These student-led biotech startups won $100,000 in funding
Our world is becoming increasingly mobile. People yearn for ease and convenience with on-the-go lifestyles, even when it comes to their healthcare. With an eye toward these modern user needs, a team of students in Utah, uAir, is looking to integrate easy access to mini-inhaler doses into the busy lives of inhaler-dependent patients worldwide.
Over 75 percent of medical device start-ups in the US fail. Very often, this has nothing to do with the quality or innovative nature of the device at-hand, and everything to do with logistics.
This is where The University of Utah Health’s Center for Medical Innovation comes in. Now in its 11th year, the Center’s pinnacle student start-up program, Bench2Bedside, is turning out student-founded biotech startups that just might change the future―with the right partners and funding.
Thus far, the program has engaged more than 1,000 students across 238 teams―and more than 65 of those teams have moved forward to commercialize their creations.
Creating biotech startups
Bench2Bedside provides the resources for teams like uAir to create not only a functional prototype of their envisioned device― but also a viable business plan to scale their vision into reality.
During a seven-month period, students develop a go-to-market strategy from scratch, relying on experts from the University and surrounding communities to help them.
This year, the Center hosted a virtual Live Pitch night for teams to present ideas and get community feedback. More than 60 judges selected the teams competing this year, with top contenders advancing to a finalist round.
Adam Ruechel, Bench2Bedside program manager reflects, “What’s exciting about the Bench to Bedside program is that students are working to address the problems facing healthcare today, in the here and now. They’re not trying to rewrite modern medicine― they’re focusing on the issues health care professionals and patients deal with on a daily basis, who have thought ‘there has to be a better way to do this.’ By connecting these professionals with the seemingly limitless potential of student ingenuity, B2B continues to produce innovative, needs-based solutions which lay the groundwork for next-generation patient care.”
This year’s winners
Grand Prize ($25,000): uAir
Composed of students from the University of Utah School of Medicine and the Eccles School of Business, uAir is a novel respiratory inhaler to asthmatics. With proprietary technology, they have redesigned the inhaler to be more compact, mobile, and more effective to get the medication to the patient’s airway.
Runner Up ($15,000): Aether Masks
With students from the University of Utah’s Biomedical Engineering Program, Team Aether Masks designed a first-of-its-kind fog-free mask specifically for use in the operating room, allowing surgeons to operate more safely and easily.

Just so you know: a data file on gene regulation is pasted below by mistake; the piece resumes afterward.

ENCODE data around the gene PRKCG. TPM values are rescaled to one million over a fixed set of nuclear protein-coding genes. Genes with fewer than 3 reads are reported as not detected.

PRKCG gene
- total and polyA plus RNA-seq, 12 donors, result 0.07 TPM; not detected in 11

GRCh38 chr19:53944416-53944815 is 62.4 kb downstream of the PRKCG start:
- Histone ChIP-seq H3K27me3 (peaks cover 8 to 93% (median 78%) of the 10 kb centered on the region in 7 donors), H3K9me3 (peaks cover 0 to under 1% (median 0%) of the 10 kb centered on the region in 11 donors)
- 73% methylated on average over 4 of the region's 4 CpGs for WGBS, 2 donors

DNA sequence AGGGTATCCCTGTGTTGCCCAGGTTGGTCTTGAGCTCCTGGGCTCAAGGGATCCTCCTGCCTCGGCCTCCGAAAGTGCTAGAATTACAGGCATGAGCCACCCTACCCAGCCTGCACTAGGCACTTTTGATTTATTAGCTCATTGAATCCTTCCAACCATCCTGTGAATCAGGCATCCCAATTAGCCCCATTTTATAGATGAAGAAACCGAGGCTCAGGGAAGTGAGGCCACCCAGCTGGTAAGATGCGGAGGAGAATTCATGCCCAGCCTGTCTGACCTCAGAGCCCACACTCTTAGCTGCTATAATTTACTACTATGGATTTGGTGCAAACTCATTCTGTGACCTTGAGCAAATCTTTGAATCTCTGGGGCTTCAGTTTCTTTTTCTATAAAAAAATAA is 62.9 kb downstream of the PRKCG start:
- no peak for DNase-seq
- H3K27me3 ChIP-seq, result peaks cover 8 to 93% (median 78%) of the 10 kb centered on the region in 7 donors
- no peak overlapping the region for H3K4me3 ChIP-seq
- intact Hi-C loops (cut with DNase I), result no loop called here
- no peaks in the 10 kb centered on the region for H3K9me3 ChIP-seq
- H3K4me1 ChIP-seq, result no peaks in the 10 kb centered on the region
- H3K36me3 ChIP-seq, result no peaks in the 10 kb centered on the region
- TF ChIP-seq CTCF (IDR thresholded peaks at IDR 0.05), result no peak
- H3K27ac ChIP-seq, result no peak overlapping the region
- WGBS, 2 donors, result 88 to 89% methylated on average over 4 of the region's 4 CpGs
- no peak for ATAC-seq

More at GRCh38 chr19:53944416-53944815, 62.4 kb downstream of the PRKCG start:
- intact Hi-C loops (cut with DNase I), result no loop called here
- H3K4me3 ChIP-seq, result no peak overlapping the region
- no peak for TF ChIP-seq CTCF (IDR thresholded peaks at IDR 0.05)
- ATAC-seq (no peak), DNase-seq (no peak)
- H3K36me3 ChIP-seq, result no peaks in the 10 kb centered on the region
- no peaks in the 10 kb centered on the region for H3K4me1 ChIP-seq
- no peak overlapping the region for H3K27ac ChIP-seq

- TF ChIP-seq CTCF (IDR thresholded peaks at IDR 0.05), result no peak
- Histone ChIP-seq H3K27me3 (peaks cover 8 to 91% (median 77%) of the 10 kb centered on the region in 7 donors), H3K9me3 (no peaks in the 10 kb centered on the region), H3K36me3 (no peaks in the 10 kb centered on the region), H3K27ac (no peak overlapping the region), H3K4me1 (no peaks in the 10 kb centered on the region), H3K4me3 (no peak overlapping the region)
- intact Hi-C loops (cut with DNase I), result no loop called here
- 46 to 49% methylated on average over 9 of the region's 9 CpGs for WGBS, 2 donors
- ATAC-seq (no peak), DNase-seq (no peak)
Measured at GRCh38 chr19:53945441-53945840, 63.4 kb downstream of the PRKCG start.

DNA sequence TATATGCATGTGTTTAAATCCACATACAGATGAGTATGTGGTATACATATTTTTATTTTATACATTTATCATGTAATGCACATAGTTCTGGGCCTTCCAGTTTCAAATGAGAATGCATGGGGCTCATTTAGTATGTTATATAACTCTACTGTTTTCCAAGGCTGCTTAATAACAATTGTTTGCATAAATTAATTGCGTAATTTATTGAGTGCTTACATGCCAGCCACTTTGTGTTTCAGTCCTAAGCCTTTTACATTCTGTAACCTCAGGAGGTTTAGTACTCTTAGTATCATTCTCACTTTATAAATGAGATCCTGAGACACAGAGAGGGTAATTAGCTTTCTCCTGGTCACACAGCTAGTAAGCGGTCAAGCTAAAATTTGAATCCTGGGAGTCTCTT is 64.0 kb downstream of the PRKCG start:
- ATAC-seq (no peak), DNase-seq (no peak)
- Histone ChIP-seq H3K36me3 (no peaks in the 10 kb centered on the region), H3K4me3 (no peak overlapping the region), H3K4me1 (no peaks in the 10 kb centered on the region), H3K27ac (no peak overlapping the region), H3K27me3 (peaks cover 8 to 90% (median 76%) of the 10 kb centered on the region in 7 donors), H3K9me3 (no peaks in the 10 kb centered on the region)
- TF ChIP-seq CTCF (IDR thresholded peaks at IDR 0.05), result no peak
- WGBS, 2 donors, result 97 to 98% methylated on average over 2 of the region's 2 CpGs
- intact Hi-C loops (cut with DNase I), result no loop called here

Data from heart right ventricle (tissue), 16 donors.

Legacy Award ($20,000): Neurosense
Made up of students from the University of Utah’s Biomedical Engineering Program and Eccles School of Business, Team Neurosense has developed a novel nerve-sensing technology to detect peripheral nerve damage earlier and more reliably than current methods.
Best in Medicine ($5,000): NeoSafe Cradle
Team NeoSafe, founded by students from the University of Utah’s Biomedical Engineering Program, developed an improved enclosure for transporting newborn infants, designed to reduce the risk of traumatic brain injury due to loud noises or vibrations which may occur during transport.
Best in Engineering ($5,000): Aether Elbow
With students from the University of Utah’s Biomedical Engineering Program, Team Aether Elbow designed a device that integrates with current equipment to ensure proper airflow to patients during endoscopic procedures, reducing the risk of low oxygen flow and improving the likelihood of a successful endoscopy.
Best in Digital Health ($5,000): OkWellThen
Composed of students from BYU’s Information Systems program, Team OkWellThen is building an online platform to better understand hospital billing codes and provide transparency to patients on the costs of procedures.
Best in Business ($5,000): S-Band
Students from the University of Utah’s School of Medicine, the David Eccles School of Business, and the Trinity School of Medicine, developed a secure and affordable method of positioning a patient’s arm during high-precision intraosseous procedures called the S-Band.
Global Health Winner ($5,000): LaparoVision
Team LaparoVision, with students from BYU and MIT, created a unique method of cleaning a laparoscopic camera lens during surgery, allowing surgeons to continue operating clearly and effectively without needing to remove their tools from the patient.
Eccles & Marriott Libraries Winner ($5,000): MagCath
Designed by Students from the University of Utah School of Medicine, the MagCath device gives physicians better control of catheters and guidewires during neurovascular procedures, commonly used to treat strokes.